Old Leather - Baltimore Post-ExaminerBaltimore Post-Examiner

Old Leather

The dogwood I planted

last year has sprouted darts,

rocks piled on the side,

boastful testaments,

to pick and shovel,

digging bar,

Yes I did it

labor.

 

Just across from the

dogwood,

the trunk of a neighbor,

now gray and desiccated,

still a nearly  perfect 4×4.

Could be the rail of a raised bed

if the chainsaw won’t flood.

 

The stream below,

banks sprouting skunk grass,

feeder springs swelling,

sounds

brushes on a snare drum

through riffles, fallen wood,

stone.

 

A surprising wind

brings a timpani.

 

I return to the graying

trunk, holes poorly drilled,

the woodpeckers’ challenge.

 

I pull my leather jacket tighter,

its graying, too.

 

The jacket, my dad’s loving

purchase from his trip to Baltimore

forty-six years ago.

The label says, “Exclusively

for the Brass Rail by Luis Alvear,”

XL, Made in Korea.

 

The jacket, once covering

turtleneck or sweater,

now for grilling and smoking,

salmon, pipe, cigar, brisket, weed,

gathering kindling,

toasting marshmallows,

playing grandpa.

 

My father’s leather jackets are in my

closet, pocked and dry

like the gray trunk,

only cowboy brown.

 

He’s been gone 15 years.

His jackets don’t fit.

But I can’t let them go,

even the one with the prune pit

in the pocket.

 

What will become of my own

once-black James Dean

bad-boy jacket?

It might fit my son,

daughter, son-in-law.

 

Or it might sit in a closet,

become only a burden.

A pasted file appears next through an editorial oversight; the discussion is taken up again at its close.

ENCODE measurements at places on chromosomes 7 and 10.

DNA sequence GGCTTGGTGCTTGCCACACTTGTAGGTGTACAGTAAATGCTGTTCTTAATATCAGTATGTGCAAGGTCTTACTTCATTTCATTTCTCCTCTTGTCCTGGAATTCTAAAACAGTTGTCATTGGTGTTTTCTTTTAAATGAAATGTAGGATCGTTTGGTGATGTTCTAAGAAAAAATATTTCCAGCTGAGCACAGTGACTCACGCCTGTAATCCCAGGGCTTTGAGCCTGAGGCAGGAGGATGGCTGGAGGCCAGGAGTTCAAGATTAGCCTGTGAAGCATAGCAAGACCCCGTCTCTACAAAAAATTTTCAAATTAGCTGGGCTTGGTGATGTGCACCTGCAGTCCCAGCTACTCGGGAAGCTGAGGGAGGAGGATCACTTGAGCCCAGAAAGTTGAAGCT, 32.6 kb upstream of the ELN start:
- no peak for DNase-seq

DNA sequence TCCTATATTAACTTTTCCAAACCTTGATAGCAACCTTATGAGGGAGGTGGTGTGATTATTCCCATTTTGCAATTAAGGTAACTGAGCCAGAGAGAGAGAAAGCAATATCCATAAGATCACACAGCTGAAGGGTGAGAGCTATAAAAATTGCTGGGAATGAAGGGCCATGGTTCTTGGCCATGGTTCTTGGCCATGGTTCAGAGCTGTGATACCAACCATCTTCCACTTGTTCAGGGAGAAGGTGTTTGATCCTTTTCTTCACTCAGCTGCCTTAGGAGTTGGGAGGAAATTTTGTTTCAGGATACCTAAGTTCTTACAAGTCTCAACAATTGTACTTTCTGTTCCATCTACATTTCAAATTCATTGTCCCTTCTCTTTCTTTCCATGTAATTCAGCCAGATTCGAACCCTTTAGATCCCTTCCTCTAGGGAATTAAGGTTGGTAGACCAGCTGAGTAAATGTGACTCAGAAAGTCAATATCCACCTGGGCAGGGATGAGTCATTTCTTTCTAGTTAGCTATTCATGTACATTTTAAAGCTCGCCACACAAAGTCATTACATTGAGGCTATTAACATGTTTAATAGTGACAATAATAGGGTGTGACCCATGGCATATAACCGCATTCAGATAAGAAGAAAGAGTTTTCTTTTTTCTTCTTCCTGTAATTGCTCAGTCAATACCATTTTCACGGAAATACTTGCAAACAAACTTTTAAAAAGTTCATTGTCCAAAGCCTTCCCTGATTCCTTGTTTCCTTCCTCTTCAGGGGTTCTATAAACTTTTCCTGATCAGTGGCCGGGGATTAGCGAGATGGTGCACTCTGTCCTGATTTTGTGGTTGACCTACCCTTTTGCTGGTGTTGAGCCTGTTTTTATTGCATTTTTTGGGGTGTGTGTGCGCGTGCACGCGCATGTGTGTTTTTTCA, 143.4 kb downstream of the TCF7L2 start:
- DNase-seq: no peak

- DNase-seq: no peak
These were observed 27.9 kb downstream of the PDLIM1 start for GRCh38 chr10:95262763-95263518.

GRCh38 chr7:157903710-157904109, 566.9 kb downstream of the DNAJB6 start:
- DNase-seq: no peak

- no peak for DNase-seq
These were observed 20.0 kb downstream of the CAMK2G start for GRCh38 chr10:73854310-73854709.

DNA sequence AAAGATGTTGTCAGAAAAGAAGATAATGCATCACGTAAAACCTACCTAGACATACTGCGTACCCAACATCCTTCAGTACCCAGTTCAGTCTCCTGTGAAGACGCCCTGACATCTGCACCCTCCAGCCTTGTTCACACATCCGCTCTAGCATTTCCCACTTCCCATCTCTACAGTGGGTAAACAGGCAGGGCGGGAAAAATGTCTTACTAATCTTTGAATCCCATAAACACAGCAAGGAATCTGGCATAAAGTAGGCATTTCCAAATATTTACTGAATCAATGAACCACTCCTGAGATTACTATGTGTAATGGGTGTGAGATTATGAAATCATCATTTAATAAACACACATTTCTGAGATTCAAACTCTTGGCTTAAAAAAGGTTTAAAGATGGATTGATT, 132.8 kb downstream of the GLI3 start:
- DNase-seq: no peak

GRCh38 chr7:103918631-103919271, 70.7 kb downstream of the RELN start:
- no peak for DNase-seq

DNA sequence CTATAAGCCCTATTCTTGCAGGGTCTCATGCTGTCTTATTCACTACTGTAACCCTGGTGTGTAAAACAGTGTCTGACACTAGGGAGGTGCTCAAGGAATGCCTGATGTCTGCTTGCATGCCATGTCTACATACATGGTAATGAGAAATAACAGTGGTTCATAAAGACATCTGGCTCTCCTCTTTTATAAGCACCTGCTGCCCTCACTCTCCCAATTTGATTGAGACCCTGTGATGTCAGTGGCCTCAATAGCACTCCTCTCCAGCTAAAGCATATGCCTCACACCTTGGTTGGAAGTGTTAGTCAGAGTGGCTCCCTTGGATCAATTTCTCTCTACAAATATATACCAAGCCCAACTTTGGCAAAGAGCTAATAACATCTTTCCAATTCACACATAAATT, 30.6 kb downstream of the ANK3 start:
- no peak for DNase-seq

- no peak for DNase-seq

Or will it be dropped on the

loading dock at Goodwill?

 

Do you want a receipt?

 

Should I keep something in the

pocket?

 

Should I relieve them of the burden,

take my jacket to Goodwill,

 

pick up the receipt

 

before the woodpeckers

come for me?

 

 

 

 

 

 

 

 


About the author

Len Shindel

Len Shindel began working at Bethlehem Steel’s Sparrows Point Plant in 1973, where he was a union activist and elected representative in local unions of the United Steelworkers, frequently publishing newsletters about issues confronting his co-workers. His nonfiction and poetry have been published in the “Other Voices” section of the Baltimore Evening Sun, The Pearl, The Mill Hunk Herald, Pig Iron, Labor Notes and other publications. After leaving Sparrows Point in 2002, Shindel, a father of three and grandfather of seven, began working as a communication specialist for an international union based in Washington, D.C. The International Labor Communications Association frequently rewarded his writing. He retired in 2016. Today he and his wife, Maxine, live in Garrett County where he enjoys writing, cross-country skiing, kayaking, hiking, fly-fishing and fighting for a more peaceful, sustainable and safe world for his grandchildren and their generation Contact the author.
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